Jakarta. The government has raised $4.3 billion from selling dollar-denominated "pandemic bonds" in three trances on Tuesday, including the first 50-year dollar-denominated bonds ever issued by an Asian nation, to help finance a fiscal stimulus to counter the impact of the coronavirus pandemic on the Indonesian economy and financial system.
"This is the largest issuance of dollar-denominated bonds by the Indonesian government in history," Finance Minister Sri Mulyani Idrawati said in a press conference on Tuesday.
"We are the first country in Asia to issue a sovereign bond since the Covid-19 pandemic [accelerated] in February. No countries in Asia has entered the global bond market due to high volatility and huge turmoil," Sri Mulyani said.
The bond issuance attracted a lot of interest from investors at the Singapore Stock Exchange and Frankfurt Stock Exchange, being two times oversubscribed in both places with a total bid of more than $10.9 billion.
Citigroup Global Market, Deutsche Bank, Goldman Sachs, Hong Kong and Shanghai Banking Corporation (HSBC) and Standard Chartered acted as joint book-runners for the deal, with local brokers Danareksa Sekuritas and Trimegah Sekuritas as co-managers.
Sri Mulyani said Indonesia raised $1.65 billion from selling bonds due on Oct. 15, 2020, with a yield of 3.9 percent.
The government also raised $1.65 billion from 30-year bonds due on Oct. 15, 2050, with a yield of 4.25 percent.
Lastly, the government raised $1 billion from 50-year bonds maturing on April 15, 2070, with a yield of 4.5 percent.
"The 50-year tenor shows investors' confidence in economic conditions in Indonesia and our management of state finances," Sri Mulyani said.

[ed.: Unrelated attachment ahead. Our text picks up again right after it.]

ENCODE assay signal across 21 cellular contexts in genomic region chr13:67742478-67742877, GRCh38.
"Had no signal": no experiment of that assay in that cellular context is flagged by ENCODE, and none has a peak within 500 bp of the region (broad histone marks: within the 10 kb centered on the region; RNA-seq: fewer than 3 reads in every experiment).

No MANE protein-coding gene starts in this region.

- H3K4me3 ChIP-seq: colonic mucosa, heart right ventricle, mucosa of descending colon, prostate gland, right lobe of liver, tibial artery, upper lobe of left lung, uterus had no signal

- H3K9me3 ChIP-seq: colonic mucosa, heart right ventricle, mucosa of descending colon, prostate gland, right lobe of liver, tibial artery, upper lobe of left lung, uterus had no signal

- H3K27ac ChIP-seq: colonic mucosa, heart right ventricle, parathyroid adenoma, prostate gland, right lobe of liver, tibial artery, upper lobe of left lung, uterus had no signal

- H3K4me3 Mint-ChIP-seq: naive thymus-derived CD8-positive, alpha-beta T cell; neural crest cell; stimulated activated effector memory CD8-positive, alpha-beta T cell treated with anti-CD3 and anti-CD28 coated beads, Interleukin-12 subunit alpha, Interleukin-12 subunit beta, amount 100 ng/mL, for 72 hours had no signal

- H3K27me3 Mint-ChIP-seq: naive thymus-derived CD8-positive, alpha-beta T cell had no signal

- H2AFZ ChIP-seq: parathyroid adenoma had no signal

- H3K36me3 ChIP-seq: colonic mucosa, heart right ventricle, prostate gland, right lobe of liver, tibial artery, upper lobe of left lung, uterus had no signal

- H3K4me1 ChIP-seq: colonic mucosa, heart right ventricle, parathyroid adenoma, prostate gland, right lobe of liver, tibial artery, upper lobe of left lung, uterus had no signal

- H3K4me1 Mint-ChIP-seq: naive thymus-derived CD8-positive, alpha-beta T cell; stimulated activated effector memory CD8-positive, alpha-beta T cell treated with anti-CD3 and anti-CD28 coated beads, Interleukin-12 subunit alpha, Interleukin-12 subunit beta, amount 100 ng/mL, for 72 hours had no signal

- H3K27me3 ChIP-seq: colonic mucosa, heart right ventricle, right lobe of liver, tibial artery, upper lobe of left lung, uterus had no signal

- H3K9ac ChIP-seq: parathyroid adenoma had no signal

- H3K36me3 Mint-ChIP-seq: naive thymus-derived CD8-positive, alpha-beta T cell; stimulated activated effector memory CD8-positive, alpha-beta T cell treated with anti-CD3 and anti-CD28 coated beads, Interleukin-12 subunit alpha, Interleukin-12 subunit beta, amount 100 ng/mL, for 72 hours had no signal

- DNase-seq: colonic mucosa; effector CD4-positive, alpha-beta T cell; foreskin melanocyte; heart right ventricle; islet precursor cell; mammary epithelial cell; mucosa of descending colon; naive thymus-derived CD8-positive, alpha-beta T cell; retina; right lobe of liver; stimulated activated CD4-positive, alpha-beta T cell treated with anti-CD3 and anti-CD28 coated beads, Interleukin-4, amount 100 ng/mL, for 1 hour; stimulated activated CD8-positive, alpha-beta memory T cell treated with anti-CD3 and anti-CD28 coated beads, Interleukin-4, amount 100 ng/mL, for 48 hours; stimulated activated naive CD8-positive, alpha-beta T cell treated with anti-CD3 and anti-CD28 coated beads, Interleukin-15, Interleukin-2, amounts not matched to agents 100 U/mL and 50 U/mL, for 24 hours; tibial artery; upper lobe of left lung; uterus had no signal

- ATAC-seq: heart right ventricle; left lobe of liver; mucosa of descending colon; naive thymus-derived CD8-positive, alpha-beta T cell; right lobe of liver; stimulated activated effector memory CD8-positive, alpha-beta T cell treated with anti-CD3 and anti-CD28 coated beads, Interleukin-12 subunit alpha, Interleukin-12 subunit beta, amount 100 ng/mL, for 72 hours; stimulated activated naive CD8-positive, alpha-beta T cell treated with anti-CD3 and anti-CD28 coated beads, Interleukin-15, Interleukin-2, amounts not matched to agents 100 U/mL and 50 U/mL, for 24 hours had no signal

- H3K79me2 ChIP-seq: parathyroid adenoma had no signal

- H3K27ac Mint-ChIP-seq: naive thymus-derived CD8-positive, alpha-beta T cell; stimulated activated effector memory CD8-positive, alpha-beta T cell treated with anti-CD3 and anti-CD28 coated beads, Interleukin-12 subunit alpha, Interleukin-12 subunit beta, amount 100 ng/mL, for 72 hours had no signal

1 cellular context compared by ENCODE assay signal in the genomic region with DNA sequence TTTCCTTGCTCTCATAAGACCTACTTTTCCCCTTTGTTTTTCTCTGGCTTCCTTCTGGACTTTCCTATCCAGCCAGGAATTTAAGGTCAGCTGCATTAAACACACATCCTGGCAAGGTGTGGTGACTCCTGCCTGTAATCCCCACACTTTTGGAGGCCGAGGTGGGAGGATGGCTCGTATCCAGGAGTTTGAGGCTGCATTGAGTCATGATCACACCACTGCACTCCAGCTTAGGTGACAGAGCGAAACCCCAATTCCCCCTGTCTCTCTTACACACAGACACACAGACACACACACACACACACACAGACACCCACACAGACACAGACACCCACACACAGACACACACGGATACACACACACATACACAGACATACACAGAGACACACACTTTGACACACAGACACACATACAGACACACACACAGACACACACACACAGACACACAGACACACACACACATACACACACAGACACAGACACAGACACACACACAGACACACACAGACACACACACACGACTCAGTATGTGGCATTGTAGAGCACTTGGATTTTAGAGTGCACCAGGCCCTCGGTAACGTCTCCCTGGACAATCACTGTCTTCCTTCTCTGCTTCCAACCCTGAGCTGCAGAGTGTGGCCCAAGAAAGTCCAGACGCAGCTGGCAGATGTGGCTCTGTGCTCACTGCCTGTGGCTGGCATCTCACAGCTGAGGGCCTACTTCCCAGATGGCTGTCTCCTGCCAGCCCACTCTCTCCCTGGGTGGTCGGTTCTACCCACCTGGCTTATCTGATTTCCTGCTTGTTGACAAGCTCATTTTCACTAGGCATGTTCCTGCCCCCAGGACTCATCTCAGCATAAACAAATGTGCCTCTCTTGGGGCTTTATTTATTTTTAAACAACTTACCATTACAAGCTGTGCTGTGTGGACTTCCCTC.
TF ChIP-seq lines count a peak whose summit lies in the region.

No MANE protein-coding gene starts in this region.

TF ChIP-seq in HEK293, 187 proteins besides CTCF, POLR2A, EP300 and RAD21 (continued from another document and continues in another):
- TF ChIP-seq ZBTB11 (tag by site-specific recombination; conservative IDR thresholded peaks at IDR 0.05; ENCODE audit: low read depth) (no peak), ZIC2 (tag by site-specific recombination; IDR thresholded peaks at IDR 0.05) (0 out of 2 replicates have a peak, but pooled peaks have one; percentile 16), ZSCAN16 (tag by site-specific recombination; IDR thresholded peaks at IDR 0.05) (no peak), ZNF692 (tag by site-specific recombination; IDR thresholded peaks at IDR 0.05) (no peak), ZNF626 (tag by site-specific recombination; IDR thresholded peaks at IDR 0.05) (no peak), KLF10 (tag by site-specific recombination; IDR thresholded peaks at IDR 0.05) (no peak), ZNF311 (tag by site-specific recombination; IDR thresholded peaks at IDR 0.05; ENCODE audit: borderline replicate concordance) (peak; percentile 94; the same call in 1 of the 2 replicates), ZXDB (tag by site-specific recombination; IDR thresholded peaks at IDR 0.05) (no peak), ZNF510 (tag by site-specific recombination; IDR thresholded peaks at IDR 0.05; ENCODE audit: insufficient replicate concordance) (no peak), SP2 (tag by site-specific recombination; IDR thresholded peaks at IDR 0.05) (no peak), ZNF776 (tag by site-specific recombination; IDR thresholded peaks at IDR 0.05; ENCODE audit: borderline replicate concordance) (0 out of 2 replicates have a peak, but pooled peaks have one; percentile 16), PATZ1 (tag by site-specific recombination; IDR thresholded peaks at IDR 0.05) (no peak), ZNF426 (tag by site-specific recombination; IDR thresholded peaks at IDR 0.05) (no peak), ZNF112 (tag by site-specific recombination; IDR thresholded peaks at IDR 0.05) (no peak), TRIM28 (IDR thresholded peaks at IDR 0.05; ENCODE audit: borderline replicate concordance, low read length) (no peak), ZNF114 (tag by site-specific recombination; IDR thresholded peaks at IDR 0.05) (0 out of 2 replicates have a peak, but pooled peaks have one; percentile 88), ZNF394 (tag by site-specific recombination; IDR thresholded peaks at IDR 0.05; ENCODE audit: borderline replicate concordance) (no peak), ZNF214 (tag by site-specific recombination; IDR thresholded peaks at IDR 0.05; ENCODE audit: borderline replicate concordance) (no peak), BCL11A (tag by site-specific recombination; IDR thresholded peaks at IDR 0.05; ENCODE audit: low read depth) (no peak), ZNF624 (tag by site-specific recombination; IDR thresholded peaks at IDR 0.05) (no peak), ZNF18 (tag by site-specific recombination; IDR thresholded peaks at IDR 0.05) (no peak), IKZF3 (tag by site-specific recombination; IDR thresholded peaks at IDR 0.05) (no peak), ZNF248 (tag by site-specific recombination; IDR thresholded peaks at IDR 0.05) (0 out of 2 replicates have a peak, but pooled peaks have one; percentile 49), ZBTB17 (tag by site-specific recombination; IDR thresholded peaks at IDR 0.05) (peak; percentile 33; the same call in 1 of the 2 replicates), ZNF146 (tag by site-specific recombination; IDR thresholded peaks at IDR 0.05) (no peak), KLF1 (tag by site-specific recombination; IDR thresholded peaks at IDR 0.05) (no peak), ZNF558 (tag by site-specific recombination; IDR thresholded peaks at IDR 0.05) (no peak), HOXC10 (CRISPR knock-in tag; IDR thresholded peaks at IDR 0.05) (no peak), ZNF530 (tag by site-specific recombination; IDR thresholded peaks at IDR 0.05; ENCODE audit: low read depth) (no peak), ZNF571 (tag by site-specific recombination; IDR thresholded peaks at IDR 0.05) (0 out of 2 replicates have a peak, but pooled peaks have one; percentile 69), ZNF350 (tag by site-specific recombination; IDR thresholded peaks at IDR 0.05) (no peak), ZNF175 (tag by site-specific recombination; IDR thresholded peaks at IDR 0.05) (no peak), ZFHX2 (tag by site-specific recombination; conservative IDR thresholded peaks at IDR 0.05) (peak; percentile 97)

"The appetite for long-term tenor bonds was quite strong, so the yield was also good. In fact, the yield we got was better than similar transactions in 2015 and 2018," Sri Mulyani said, mentioning Indonesia's previous dollar-denominated issuances.
The 50-year bond bears a 4.5 percent yield, lower than the 4.78 percent yield of the country's 10-year bond issued in 2018.
Sri Mulyani said the government will use the proceeds from the bond issuance to finance its Rp 150 trillion ($9.3 billion) recovery programs and loan restructuring schemes, part of the Covid-19 stimulus package.
"This will become a resource we've set aside to anticipate a domino effect [from the Covid-19 pandemic] that could threaten the economy and the stability of our financial system," she said.
The minister said the government has yet to determine how exactly it would use the funds. Some alternatives include using them for capital injection to state-owned banks or financial services, for government direct investment or for government guarantees for companies carrying out projects for the government.
Global rating agency Moody's Investor Service on its rating notes for the pandemic bonds on Tuesday said Indonesia's previous exposure to external debts could have a spillover effect on its banks.
"Weaker corporate credit profiles due to higher debt servicing and roll-over costs hurt bank asset quality," Moody's said.
Still, Moody's assigned a Baa2 rating for the bonds, mirroring the country's investment-grade rating with a stable outlook, highlighting Indonesia's policy emphasis on macroeconomic stability that increases its resilience to shocks.
"The sovereign's credit profile is supported by narrow fiscal deficits and low government debt ratios," Moody's said in the statement.
Standard and Poor's Financial Services and Fitch Ratings assigned BBB rating, also two notches above investment-grade, for the pandemic bonds.